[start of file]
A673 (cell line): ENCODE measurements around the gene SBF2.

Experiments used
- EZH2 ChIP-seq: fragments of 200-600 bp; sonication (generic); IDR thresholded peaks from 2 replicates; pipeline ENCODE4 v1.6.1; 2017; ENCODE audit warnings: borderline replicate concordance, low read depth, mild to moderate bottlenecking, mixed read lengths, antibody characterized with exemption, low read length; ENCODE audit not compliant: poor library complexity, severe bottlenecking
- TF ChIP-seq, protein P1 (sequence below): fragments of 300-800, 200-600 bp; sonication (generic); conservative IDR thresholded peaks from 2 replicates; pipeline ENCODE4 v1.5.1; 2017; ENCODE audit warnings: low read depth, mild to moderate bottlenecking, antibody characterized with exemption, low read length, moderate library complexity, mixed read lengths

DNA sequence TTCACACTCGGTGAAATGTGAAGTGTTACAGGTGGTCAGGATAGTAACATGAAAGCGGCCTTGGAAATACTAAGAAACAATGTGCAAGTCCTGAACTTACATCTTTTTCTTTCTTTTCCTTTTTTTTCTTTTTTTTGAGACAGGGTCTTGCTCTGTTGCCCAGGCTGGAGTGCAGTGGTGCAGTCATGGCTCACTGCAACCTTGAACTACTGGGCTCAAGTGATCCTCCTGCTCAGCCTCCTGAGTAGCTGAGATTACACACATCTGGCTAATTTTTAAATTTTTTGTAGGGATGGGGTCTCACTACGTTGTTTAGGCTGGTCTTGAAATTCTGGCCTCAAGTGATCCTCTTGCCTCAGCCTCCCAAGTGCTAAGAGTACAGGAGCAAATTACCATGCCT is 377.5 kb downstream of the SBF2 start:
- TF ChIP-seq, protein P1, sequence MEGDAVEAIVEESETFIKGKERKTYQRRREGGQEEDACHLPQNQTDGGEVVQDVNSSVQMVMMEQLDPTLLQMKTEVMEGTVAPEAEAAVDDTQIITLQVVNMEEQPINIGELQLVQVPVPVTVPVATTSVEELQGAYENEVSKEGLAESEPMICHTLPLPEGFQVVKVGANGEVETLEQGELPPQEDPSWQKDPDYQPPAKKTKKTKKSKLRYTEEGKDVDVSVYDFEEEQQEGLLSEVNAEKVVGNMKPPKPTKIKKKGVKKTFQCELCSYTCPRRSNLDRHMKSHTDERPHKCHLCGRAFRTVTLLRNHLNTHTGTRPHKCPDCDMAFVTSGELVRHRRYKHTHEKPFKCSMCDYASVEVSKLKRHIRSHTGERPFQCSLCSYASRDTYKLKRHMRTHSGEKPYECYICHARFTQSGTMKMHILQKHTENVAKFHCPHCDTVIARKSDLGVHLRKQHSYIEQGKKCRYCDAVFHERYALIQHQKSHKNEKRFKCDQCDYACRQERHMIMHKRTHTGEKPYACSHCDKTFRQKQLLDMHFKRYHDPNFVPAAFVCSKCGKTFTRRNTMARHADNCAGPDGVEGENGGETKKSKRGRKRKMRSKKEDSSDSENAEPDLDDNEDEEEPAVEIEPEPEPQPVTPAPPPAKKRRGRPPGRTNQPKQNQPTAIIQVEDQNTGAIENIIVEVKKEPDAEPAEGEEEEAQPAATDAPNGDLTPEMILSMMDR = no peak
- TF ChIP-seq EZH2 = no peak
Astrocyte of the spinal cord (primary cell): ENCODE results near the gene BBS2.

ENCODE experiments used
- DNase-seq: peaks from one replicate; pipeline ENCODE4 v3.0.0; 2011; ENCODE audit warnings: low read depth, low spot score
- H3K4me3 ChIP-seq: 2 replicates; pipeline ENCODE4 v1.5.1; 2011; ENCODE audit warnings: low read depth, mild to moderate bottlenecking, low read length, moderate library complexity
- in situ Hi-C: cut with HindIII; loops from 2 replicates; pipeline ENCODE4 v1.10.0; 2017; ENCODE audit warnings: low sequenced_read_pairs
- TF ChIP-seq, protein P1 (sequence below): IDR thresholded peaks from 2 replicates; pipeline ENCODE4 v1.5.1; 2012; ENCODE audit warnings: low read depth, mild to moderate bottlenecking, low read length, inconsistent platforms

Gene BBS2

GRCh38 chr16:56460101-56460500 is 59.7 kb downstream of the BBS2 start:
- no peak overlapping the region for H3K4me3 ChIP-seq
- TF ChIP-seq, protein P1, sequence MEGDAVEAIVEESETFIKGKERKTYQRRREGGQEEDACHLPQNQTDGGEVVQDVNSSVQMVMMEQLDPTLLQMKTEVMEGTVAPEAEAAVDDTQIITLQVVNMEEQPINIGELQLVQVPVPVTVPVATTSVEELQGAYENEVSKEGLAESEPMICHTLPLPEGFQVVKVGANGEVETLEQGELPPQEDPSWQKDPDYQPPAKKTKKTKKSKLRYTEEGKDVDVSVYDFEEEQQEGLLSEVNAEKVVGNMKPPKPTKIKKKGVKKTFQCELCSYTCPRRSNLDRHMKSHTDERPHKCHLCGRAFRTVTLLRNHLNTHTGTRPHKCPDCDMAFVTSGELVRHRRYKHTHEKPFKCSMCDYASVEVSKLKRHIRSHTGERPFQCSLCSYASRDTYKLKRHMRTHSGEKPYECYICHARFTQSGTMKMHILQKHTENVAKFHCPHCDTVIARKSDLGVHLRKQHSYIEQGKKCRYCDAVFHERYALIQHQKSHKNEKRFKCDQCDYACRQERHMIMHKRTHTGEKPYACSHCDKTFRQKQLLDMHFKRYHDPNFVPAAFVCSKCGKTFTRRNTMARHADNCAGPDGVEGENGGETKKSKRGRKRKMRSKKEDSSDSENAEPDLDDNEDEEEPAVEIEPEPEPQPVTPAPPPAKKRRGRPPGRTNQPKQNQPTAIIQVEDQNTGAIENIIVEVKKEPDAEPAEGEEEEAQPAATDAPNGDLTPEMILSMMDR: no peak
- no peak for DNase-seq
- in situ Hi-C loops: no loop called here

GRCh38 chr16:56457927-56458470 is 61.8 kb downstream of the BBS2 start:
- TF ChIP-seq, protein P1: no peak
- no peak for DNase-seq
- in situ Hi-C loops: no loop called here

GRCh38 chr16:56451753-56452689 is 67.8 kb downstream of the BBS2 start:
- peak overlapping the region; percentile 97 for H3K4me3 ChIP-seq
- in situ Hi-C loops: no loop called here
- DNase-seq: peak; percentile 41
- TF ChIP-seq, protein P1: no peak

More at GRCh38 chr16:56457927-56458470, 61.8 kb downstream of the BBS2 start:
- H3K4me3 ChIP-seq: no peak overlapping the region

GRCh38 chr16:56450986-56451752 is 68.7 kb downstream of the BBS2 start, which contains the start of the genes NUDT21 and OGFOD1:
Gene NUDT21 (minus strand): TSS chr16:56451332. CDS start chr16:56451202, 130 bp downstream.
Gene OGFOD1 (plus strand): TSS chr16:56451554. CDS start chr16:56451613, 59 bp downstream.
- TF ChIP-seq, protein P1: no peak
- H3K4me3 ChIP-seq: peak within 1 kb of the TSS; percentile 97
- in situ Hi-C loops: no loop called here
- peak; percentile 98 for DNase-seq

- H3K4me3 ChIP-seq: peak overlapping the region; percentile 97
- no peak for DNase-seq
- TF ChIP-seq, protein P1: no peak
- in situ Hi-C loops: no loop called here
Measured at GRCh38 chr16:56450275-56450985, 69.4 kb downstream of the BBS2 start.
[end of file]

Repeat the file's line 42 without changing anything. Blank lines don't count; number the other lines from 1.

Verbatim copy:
Measured at GRCh38 chr16:56450275-56450985, 69.4 kb downstream of the BBS2 start.